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Exciting new shoots from the old roots

Musical fads come and go but, as the Black Keys and Jack While have illustrated, there continues to be a deep-rooted need for the genre that kick-started the whole shebang.

As Muddy Waters and Brownie McGhee put it, "The Blues Had a Baby and They Named It Rock and Roll."

Unsurprisingly, given the musical horrors often encountered in late night bars around the planet, the blues often gets a bad rap.

But there's hope. Benjamin Booker is the latest explosive talent to own up to taking inspiration from the bluesmen of another era.

Don't expect him to sound like the '60s' power trio Cream who, pre-Led Zeppelin, explored the work of Robert Johnson and Willie Dixon in lengthy acid jams that invented the world of hard rock after the pop of the Beatles and protest of Dylan. In his early 20s, Booker moved to New Orleans from his home in Florida and nailed a sensationalist sound which marries the mayhem of punk with the yearning of Southern soul and the falling-down bad craziness of juke joint giants such as Fat Possum's T-Model Ford and Hound Dog Taylor, a Chicago performer who was legendary among his peers for having six fingers on his left hand.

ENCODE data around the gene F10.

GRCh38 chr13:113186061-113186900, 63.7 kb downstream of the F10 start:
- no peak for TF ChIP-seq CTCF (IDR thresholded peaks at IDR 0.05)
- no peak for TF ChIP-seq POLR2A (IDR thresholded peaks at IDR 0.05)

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After scratching around local clubs as a solo singer, Booker (inset) hooked up with drummer Max Norton and things quickly moved to another level.

He readily admits the old blues and soul recordings he was hearing on local radio in Louisiana fed directly into what he was writing.

That and the way Blind Willie Johnson combined the harsh with the mellow when singing influenced his vocal style.

Besides sometimes sounding like a ravaged early Kings of Leon, on Old Hearts in particular, Booker's debut album carries echoes of a range of greats. From the opening Chuck Berry-style riff on Violent Shiver to the plaintiff Skip James' croak of By The Evening, he manages to effortlessly tap into a wellspring of source inspiration that goes deeper than cheap shot imitation.

He sings in the voice of an older man, through tonsils that sound as if they've been soaked in bourbon and smoked like Virginia ham.

At times you feel he mightn't get to finish a song. On Slow Coming he quivers like a young Mick Jagger performing a Solomon Burke country soul classic. "The future is slow coming, honey," he notes before lashing out a blizzard of fuzz guitar.

He's been touring America with Jack White. So when he appears at the Electric Picnic, Booker's likely to be on fire.

There's something distinctly modern about the way his songs frequently appear to be two or three different fragments stitched together like a fast-
edited TV news item.

Have You Seen My Son begins as a preacher's ramalama shout-out to his son, before careering off the road into a freeform freak-out and ending up as a slice of lumbering Black Crowes riff-ola. Who knows where it might take him. But Booker's debut is promising stuff.


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